We get quite a few hunters on the Kyalami and normally we drop them separate from the sight see-ers so that the divers that just want to take pictures or video don’t have to be around spearguns and so they don’t have to witness any fish getting shot in front of them. I’m not a hunter but do eat fish and respect the spearfishermen (and women) that will shoot only what they’ll eat and not just shoot to kill for pleasure.

A while back I ended up with some of the hunters, we were on the same line along the Jupiter ledge and since my other divers had already gone up I stayed with the hunters so they would have the flag marking them in the water. We came upon an area that is packed with all kinds of big black and gag groupers so I was interested to see if anyone would get any and sure enough one diver got in a good shot and got a good size black grouper. It was big, no doubt there if it was legal size. I don’t like it when someone shoots undersized fish since they won’t be able to keep them so now they’ve gotten killed for nothing. The good hunters always say that if you’re in doubt, don’t shoot. Give the fish a chance to grow up and shoot it another day. I appreciate that and luckily we hardly ever have anyone shoot fish that aren’t legal diving with us on the Kyalami. But this particular grouper was plenty big and as the diver pulled it in to put it on his stringer a cloud of fish blood was flowing with the current.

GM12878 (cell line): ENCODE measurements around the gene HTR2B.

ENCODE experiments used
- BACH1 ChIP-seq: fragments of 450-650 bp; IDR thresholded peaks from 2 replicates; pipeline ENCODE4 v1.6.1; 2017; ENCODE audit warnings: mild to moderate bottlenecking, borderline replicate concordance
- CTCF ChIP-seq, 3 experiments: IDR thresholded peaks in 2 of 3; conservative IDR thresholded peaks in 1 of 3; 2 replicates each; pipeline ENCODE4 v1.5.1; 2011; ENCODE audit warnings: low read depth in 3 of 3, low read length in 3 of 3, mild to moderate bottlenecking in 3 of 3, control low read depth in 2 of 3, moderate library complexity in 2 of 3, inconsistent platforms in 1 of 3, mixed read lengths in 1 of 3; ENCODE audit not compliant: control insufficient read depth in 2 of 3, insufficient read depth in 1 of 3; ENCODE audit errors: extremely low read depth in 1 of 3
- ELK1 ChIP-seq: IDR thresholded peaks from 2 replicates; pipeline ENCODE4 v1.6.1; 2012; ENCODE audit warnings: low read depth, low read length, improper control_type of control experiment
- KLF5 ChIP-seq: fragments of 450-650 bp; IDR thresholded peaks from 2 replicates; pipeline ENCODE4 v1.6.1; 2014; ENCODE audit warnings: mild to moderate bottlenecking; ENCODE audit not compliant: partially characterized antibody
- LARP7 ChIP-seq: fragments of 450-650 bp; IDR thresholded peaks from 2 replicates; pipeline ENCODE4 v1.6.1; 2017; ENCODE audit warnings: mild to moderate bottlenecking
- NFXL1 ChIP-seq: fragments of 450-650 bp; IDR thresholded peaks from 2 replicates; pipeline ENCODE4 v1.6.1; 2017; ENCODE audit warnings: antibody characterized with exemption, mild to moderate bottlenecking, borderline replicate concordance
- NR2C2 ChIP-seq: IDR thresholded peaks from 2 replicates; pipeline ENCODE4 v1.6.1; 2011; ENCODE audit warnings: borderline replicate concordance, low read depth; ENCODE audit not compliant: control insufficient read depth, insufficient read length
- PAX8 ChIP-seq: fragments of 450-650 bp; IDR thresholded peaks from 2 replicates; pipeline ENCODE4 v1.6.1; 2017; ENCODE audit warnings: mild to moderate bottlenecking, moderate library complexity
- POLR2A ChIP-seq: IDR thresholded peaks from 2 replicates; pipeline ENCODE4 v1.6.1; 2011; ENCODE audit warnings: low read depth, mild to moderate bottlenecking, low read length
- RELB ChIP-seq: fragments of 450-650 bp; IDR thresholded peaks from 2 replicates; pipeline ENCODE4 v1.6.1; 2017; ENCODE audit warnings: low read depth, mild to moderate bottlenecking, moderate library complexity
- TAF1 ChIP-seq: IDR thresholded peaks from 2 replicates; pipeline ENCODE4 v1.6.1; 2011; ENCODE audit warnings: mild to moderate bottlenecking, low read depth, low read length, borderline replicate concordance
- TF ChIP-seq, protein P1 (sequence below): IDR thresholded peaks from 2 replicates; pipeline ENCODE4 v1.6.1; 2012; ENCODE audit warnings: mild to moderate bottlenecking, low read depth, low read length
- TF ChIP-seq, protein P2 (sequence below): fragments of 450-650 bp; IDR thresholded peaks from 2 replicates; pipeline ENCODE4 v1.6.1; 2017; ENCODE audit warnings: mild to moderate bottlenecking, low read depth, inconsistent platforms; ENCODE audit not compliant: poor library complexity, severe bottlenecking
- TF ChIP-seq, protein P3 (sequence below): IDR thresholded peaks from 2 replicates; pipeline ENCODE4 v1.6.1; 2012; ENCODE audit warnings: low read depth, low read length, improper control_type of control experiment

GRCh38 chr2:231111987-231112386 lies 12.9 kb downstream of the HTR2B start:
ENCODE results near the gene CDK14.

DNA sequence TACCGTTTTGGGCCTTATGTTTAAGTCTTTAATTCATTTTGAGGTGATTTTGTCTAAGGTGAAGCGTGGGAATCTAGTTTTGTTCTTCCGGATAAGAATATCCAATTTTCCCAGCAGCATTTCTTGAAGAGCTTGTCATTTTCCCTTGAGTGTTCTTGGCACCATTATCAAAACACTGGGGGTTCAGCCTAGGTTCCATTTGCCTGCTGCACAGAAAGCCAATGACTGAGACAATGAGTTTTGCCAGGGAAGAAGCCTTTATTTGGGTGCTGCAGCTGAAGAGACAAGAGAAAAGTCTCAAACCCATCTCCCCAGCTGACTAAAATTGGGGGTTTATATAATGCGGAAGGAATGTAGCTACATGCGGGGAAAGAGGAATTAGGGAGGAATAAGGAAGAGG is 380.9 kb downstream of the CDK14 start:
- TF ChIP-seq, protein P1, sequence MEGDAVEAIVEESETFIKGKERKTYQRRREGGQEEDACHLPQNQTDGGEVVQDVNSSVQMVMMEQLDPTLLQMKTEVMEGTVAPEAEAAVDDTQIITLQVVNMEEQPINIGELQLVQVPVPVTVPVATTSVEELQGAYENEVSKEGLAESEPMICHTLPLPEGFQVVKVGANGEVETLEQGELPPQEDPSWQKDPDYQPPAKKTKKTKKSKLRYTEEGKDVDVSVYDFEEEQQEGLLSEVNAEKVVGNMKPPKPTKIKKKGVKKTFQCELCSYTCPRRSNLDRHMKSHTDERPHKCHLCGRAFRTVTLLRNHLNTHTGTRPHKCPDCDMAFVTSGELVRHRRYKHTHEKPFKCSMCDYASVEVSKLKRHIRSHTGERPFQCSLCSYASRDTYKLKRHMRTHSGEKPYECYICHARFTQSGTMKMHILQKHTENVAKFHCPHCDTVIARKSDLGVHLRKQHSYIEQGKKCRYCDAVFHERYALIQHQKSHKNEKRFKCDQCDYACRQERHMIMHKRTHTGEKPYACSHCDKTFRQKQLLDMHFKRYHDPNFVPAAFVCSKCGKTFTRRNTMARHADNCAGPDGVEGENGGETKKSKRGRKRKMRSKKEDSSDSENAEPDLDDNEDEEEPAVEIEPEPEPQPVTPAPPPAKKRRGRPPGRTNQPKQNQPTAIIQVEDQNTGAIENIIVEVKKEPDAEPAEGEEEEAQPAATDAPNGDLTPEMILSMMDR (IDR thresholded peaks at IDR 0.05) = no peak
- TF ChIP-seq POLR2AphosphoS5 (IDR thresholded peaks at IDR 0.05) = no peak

I looked up to see if anyone would show up for a free meal and sure enough several candidates showed up to check out what the smell of blood was all about. I counted about 4 reef sharks along the top of the main ledge, a big goliath grouper in the sand, and a nurse shark that was accompanied by a green moray eel free swimming along the ledge in our direction. Everyone showed up for the party! The hunter had put the grouper on the stringer and since it was the end of the dive anyways everyone headed up and made sure to look down and around regularly to make sure that the reef sharks wouldn’t follow and try to take their free meal. The sharks circled around the group of divers but luckily the boat was very close by to pick us up. Don’t think the sharks like the engine that much and as soon as the fish is out of the water they disappear.

Was very interesting to watch this kind of change in behavior when there’s blood in the water. I’ve heard plenty of stories of spearfishermen that had to give up their catch because of these small reef sharks not giving up, they can act very nasty. Not necessarily something that I would like to find out first hand so I think I’ll stick with taking pictures and videos of the sharks when there’s no blood in the water.. 



Anne Bunjes